This is an important step to get right, so the more detail you can provide here the better. Think about things like how to effectively divide any ownership percentages when a member leaves, or what a new member might receive when they join.
Decide what happens if the LLC dissolves
Dissolving the LLC isn’t something you’ll particularly want to think about when forming your new company, but it’s important that you consider this situation. Establishing the right terms for dissolution ensures that you’ll have control over how it happens if it ever comes to it. Some things to consider including in this section might be:
- What happens if there is existing company debt?
- What will you do with any remaining assets in the company?
- What information to include about member rules and duties during a dissolution?
Draft a severability clause
Another thing that goes into an operating agreement is a severability clause. This helps to protect specific aspects of the agreement in case there are conflicts between your agreement and state or federal law. In essence, the severability clause outlines that if a portion of the agreement has a conflict, then the rest of the agreement is still valid. It’s an important part to include from a legal perspective.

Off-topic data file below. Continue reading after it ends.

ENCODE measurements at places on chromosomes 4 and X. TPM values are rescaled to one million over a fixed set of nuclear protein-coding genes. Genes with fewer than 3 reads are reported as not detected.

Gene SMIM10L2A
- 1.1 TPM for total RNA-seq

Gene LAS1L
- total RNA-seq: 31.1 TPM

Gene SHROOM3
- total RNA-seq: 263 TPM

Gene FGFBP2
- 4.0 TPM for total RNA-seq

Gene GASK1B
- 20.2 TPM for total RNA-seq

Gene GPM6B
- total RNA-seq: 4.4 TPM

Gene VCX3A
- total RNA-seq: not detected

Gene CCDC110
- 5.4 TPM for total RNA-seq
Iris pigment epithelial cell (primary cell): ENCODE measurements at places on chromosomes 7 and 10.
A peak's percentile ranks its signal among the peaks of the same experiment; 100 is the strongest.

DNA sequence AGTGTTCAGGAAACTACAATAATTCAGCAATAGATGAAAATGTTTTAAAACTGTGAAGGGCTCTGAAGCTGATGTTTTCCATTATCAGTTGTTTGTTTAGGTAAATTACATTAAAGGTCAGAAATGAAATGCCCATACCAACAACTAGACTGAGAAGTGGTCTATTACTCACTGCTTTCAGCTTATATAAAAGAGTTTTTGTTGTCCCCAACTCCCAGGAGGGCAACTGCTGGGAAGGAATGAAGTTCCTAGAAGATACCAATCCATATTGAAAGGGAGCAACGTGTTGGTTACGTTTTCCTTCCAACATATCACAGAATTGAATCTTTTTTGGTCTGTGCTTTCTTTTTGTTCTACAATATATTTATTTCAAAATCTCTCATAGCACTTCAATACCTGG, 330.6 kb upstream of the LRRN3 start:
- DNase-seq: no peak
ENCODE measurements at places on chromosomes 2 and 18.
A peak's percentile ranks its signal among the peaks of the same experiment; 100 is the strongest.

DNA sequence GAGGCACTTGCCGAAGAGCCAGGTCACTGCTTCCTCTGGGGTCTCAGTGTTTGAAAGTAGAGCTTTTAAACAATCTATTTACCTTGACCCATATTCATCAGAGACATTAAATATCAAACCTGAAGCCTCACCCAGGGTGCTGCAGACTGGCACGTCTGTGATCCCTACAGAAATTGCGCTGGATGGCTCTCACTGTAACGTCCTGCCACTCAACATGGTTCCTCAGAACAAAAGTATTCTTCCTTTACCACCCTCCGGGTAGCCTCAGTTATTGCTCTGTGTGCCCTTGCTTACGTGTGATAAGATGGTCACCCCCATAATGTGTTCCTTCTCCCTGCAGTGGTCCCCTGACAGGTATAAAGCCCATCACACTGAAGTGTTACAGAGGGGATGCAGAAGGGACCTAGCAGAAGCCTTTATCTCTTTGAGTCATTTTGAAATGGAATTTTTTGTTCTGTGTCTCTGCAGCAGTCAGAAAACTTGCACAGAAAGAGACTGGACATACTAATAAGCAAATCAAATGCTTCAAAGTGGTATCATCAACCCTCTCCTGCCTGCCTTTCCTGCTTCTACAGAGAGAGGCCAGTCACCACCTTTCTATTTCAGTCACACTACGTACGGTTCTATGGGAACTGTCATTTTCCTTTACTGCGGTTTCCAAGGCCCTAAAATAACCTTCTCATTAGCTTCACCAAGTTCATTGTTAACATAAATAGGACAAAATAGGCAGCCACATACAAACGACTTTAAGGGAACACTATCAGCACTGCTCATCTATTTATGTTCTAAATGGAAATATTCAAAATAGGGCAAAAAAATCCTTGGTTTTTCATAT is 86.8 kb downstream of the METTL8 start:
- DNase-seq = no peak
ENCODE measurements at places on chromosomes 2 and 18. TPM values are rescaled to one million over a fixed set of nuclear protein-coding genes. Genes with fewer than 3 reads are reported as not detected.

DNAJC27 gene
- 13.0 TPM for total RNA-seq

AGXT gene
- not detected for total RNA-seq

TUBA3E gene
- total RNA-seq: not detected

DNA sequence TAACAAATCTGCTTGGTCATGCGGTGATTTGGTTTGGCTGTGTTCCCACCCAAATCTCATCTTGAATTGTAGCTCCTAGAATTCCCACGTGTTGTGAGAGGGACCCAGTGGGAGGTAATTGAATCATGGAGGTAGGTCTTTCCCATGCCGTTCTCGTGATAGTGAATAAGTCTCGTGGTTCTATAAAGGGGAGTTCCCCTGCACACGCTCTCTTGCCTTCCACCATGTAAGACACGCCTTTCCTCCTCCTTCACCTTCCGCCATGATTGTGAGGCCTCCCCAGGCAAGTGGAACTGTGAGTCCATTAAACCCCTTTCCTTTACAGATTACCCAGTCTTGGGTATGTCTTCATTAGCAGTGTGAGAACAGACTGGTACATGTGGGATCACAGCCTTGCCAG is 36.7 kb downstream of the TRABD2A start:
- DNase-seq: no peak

Frequently asked questions
The best way to make an operating agreement in Nevada is to bring in the expertise of an LLC lawyer. Operating agreements incorporate some important details that focus on how your LLC will function, so if there are any legal concerns this agreement covers you. As such, it’s vital that you make it as comprehensive as possible and written in a way that’s legally sound. Without the right knowledge of both your business and the law, you’re leaving your LLC vulnerable to legal issues down the road.
If you’re forming an LLC in Nevada, you aren’t legally required to create an operating agreement. However, failing to draft your own operating agreement leaves you at risk of certain legal issues, so it’s highly recommended that you create one. Moreover, it acts as clear evidence that keeps members of your LLC on the same page. They’ll have this as a reference if there are ever disagreements about the rules, regulations, or processes of the LLC, so it acts as a useful form of protection.
There isn’t a legal requirement to have an operating agreement for your LLC if it’s a single owner LLC. However, it’s still strongly advised that all LLCs - even those with a single owner - create their own operating agreement. This is because it clearly outlines how the business operates and defines what the members within the LLC do.
Even in cases where you don’t have to divide assets or duties, operating agreements still have inherent value. For example, operating agreements act as a form of evidence that the business is a separate entity from yourself (as a sole member). Without this evidence, you might find difficulties in obtaining the primary benefit of an LLC - limited liability. So an operating agreement can ensure that you aren’t responsible for any debts or legal liabilities if they arise.